I am a busy, working woman and mother. Sometimes a stressed out, tired out, angry woman. But it’s often that I bring it on myself. I have this insane idea that I can do it all, or at least, should attempt to on a daily basis. (Maybe it’s all the elaborate, beautiful fun idea’s to do with your kids that you see on Pinterest….maybe it’s the other mom friends of mine who constantly post about what they are up to with their families….seriously, I get exhausted reading it!) I just know I struggle daily with a nagging guilt to do more, to be more in control of my home (I’m not a nice person when it’s not up to my standards) to be a better parent and to be a carefree, “who cares if the house looks like a tornado hit it” kinda wife.
Women….hear me roar!! Is there anyone else that feels like banging their head on the counter watching your husband or kids empty the dishwasher? Anyone else standing there biting their tongue because they are putting everything in all the wrong places, or not in the neat, lined up way that you do it?
Super woman to the rescue….I’ll just do it myself, thanks.
Do I really wonder why I’m tired, cranky and bordering on setting the house on fire some days? Don’t get me wrong, my soon to be husband typically does the cooking, which is a huge help and much appreciated by all, but I think I’ve now trained him not to help around the house because my annoyed little expressions scare him off.
So by the time I get home from work, clean up what I can, get some laundry done etc. I’m exhausted and really just want to sit down with a glass of wine and zone out. That’s usually about the time my son asks to play a card game, or have me watch him play some video game.
NO. NO …no…. please!!!!
…………………………………………………………………………………………………………
I’m writing this because I’ve recently come to a realization. Again.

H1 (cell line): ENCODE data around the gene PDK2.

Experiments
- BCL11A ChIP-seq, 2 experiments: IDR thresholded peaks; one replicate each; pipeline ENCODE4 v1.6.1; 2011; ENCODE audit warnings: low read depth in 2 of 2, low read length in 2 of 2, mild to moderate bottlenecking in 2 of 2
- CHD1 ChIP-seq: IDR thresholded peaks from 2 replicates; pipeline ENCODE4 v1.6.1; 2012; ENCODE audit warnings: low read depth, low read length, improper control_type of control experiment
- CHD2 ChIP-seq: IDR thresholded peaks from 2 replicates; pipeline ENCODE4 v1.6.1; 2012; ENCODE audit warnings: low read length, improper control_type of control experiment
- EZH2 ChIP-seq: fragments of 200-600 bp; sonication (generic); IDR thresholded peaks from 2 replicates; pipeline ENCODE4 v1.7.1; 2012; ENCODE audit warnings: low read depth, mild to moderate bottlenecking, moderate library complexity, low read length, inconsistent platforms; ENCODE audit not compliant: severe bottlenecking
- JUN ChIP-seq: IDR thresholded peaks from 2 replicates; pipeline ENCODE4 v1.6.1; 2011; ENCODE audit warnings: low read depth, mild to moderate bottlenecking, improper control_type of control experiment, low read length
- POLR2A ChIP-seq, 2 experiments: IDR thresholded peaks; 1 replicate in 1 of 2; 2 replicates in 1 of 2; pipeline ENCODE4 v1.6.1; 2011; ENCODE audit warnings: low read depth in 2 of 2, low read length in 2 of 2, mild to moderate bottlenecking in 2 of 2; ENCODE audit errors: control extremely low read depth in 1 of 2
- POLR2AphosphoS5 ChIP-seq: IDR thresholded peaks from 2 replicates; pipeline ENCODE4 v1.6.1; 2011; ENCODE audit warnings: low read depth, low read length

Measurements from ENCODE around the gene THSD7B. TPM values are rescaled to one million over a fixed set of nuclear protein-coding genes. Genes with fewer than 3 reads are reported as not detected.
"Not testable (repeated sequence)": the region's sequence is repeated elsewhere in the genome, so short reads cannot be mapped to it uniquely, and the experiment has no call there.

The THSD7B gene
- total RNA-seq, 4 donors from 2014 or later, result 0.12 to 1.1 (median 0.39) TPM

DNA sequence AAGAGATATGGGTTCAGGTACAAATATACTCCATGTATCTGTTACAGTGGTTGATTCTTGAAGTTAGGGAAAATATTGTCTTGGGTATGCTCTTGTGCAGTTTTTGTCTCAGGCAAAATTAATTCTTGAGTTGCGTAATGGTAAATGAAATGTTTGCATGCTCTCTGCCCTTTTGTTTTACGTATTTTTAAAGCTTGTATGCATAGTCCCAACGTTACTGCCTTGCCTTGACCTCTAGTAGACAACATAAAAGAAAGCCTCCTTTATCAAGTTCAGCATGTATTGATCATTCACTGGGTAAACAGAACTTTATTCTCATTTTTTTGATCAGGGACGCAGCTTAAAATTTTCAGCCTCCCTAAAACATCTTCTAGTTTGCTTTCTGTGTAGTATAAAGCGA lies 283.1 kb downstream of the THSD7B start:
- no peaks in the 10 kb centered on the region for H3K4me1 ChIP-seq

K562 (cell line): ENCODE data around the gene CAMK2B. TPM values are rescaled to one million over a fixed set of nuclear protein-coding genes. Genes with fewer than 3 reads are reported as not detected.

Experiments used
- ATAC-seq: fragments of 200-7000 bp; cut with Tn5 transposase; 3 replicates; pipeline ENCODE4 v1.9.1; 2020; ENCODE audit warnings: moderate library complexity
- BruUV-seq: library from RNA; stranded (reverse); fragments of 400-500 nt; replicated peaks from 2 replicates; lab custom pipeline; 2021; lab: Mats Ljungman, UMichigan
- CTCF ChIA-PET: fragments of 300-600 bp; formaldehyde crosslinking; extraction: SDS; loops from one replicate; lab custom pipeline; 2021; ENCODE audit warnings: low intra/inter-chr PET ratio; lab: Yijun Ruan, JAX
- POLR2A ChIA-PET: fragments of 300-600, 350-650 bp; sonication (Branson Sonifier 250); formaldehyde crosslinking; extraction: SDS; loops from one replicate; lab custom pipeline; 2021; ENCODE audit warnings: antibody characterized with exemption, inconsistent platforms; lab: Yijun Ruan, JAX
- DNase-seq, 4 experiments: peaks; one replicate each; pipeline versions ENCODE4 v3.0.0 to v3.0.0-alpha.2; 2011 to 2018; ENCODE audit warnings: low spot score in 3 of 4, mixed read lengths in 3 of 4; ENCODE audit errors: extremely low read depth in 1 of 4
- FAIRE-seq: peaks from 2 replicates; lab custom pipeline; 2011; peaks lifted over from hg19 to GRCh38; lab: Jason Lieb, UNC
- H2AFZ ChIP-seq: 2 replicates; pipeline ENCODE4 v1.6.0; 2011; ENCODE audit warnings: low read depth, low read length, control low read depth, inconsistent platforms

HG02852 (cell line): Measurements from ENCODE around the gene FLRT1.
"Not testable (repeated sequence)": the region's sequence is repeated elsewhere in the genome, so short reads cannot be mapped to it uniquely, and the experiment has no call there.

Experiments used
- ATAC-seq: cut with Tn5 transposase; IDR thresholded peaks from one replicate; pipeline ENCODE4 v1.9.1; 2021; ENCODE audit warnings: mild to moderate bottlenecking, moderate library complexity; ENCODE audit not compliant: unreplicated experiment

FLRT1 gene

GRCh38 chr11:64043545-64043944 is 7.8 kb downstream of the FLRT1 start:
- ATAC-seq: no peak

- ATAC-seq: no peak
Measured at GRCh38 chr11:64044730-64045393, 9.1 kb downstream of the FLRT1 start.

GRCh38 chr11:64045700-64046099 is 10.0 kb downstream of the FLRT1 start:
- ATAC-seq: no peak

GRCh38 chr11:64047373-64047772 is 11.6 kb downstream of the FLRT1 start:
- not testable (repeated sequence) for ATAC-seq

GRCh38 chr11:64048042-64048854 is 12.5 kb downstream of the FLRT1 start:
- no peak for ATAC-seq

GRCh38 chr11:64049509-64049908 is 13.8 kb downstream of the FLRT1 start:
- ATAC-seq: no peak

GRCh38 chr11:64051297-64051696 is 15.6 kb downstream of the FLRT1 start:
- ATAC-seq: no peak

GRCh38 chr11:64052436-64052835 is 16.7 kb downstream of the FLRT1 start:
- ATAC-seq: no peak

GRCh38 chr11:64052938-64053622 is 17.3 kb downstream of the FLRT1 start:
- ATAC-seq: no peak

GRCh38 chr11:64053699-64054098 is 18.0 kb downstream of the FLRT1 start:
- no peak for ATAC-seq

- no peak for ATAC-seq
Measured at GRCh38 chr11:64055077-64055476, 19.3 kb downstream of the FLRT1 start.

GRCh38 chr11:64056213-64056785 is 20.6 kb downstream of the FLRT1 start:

Years ago, I wrote my son a poem apologizing to him for not doing enough, for him. I get so caught up in the day to day grind, my incessant need to have a perfectly clean house and my own desire to shut down, that this poor kid usually ends up being the last on my to-do list.
I need to realize that when it comes down to it, I won’t look back regretting that my dishes weren’t done on Monday, June 1, 2013. I won’t look back wishing I had cleaned the garage out on that particular weekend. I won’t regret leaving the cups and glasses the way they were stacked. But I will regret not spending the quality time with my family that they deserve. I will regret not taking an hour out of my evening to ensure my son feels wanted, secure…loved.
I need to learn to relax. I need to learn that it’s okay that I’m not super woman.
I’d like to share the poem I wrote my son years ago, and though he’s grown, and his interests have changed, I realized that his needs haven’t. He still needs me. My attention. My love. The dishes- can wait.
Hope you enjoy, and this inspires you to play today:
You say to me,
Mommy, let’s play’
And I say baby,
not today.
Mommy’s tired, mommy’s busy,
I have so many things to….

And then that little voice,
Your little voice
Reminds me that I could be,
So much more…
For you.

I need your reminders,
That your just..so little.
And that you need me.
My imagination, my strength,
My willingness,
To be your everything.